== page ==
By Yang Sung-jin
Sex education is rarely discussed by Koreans who regard the subject as “unmentionable.” No wonder the level of sex education for students is ludicrously perfunctory. After all, conservatism can be overdone.
So it is interesting to note that Choson people were given sex education; however, it was quite different from today’s. While current sex education is designed to suppress human nature, the Choson version intended the opposite.
That does not mean sexual promiscuity was promoted during the Choson period, which was typified by highly conservative moral values. Rather, the Choson people thought proper sex education was essential for bearing children and continuing the family lineage — one of the make-or-break issues at the time.
The most common item for Choson sex education was the optimal day for fertility. Traditionally, mothers gave a small calendar to their daughters before they wed, detailing the secret dates.
Although its scientific base is far from certain, mothers passed the calendar to their daughters in the hopes that they would bear sons to carry on the family name.
The strange practice is understandable. Under the male-oriented Choson social norms, those who failed to bear sons were likely to be kicked out of a household without any compensation for the forced divorce.
Even the men were given covert lectures about the optimal day to impregnate. The master of the house sometimes set specific dates for an ideal day to conceive and nudged their sons to enter the an-chae where wives were staying on those days.
Equally important, conceiving on “ominous” days was shunned by all means. Various taboos to be avoided before sex included overeating, drinking, fear, emotional fluctuation, eye diseases and artificial intake of the Viagra-like drugs.
Certain places — near a shrine, temple, restroom or tomb — were also deemed unthinkable for having sex, whether it was for getting pregnant or not.
All these rules were designed to bear “sons,” the vehicle of the family lineage and tradition, a wish still widely held by today’s Koreans.
The necessity of bearing sons was particularly pressing for the royal family. For instance, King Munjong (reign: 1450-1452) slipped into the unprecedented scandals over the issue of securing future kings.
King Munjong’s first wife, known by her surname, “Kim,” was notorious for her incessant jealousy. To keep the crown prince all to herself, Kim placed a towel tainted with snake’s semen to her waist, a superstitious act.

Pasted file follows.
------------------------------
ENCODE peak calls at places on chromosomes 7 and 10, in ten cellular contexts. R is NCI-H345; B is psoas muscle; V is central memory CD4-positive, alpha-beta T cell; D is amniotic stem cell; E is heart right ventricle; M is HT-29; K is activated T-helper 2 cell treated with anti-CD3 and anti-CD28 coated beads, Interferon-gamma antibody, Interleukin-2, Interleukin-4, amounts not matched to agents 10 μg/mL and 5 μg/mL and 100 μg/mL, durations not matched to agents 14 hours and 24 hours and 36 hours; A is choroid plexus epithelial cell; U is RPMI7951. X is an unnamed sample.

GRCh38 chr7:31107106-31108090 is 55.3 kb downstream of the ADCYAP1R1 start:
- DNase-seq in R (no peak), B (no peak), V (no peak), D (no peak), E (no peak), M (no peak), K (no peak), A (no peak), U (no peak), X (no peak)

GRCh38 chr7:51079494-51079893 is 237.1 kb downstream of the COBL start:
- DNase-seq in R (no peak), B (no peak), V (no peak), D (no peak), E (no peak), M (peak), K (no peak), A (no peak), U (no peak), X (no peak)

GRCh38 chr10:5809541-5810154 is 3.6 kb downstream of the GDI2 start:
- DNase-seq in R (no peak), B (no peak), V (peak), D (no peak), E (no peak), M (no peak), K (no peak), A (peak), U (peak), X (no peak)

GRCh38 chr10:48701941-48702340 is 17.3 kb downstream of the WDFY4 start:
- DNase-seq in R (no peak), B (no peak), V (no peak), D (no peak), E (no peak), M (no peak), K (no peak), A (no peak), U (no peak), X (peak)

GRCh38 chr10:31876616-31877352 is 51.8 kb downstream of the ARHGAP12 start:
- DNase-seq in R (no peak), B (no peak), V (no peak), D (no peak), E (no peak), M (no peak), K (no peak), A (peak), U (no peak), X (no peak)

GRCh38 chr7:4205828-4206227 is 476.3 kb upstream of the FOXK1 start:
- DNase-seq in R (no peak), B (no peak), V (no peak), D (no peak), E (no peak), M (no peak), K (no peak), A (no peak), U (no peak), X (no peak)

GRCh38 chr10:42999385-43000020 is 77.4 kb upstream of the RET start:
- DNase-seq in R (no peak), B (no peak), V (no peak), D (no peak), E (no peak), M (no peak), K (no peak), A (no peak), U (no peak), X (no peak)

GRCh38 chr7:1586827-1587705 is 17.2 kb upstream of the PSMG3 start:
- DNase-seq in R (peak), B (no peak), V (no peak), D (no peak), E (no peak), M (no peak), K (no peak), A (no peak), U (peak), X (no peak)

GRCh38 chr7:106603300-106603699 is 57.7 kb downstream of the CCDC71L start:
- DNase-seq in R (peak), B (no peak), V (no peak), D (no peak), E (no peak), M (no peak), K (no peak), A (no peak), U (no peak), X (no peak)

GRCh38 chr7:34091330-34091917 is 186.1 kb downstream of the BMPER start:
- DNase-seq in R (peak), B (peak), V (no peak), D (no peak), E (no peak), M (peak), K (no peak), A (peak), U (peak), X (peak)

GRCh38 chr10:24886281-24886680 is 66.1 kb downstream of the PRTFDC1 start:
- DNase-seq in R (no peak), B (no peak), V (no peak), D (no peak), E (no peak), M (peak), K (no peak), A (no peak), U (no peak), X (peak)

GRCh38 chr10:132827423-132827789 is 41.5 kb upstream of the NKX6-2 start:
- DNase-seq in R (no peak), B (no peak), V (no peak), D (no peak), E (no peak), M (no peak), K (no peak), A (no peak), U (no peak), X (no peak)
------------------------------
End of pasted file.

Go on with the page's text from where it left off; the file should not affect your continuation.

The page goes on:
In addition, Kim stole the shoes of a royal courtesan dotted on by Munjong in a bid to win back his affection. She burned the shoes into ashes and then mixed it in a drink offered to Munjong.
The over-the-top superstitious acts were finally disclosed, and King Sejong kicked her out of the palace. At the time, she had been married to Crown Prince Munjong for only two years.
Prince Munjong second wife’s surname was “Pong.” But the situation did not improve on the front of bearing sons for the royal family, a serious problem for Munjong’s father, King Sejong.
King Sejong hoped his son would have a boy baby who could continue the throne, but the night affairs between Munjong and his new wife were not fruitful. To resolve the issue, King Sejong brought in three young ladies to put a spin on the troubled marriage life of Munjong.
King Sejong’s intervention no doubt displeased Pong, but there was nothing she could do except suppress her overwhelming anxiety and jealousy.
Unfortunately, one of the three ladies, Kwon Sung-hui, got pregnant after a nightly visit by Munjong. Desperate to secure her position, Pong spread false rumors including a lie that she herself was pregnant.
The false news reached unsuspecting court officials and King Sejong. Filled with joy, King Sejong even asked his daughter-in-law to move into an inner court room to keep her from any possible harm.
One month later, Pong said she suffered a miscarriage, in her continuing effort to hoodwink the king and others.
Pong’s weird acts went out of control in the wake of the mock pregnancy scandal. She was caught looking through the cracks of a restroom wall to peak at men outside of the palace.
In addition, she forced her servants to sing songs about love affairs. Even more shocking was that Pong was believed to be a “lesbian.”
According to the Annals articles, Pong loved her female servant named “So-ssang.” Since Pong showed a particularly strong affection, So-ssang was deeply troubled.
So-ssang later testified that she was forced to sleep with Pong. “Last year, Crown Princess called me and asked me to stay at her room that night. I declined, but she screamed so much so that I obliged. When I was half- naked and entered the room, she took away my clothes and forced me to assume a position as if having sex with a man,” So-ssang said.
When King Sejong called Pong to ask her about the incident, she gave a different story. Pong argued that So-ssang was in love with another servant girl and that she had never slept with So-ssang.
But, the truth finally came out, and Pong was expelled from the palace, her royal title canceled.
As a result, King Munjong ascended to the throne without a queen. Later Kwon Sung-hui, who came to the palace at the behest of King Sejong to help Munjong, finally gave birth to a son who later became King Tanjong.
Unfortunately, Kwon suddenly died only three days after the delivery. She was posthumously bestowed with a queen’s status and named Queen Hyondok.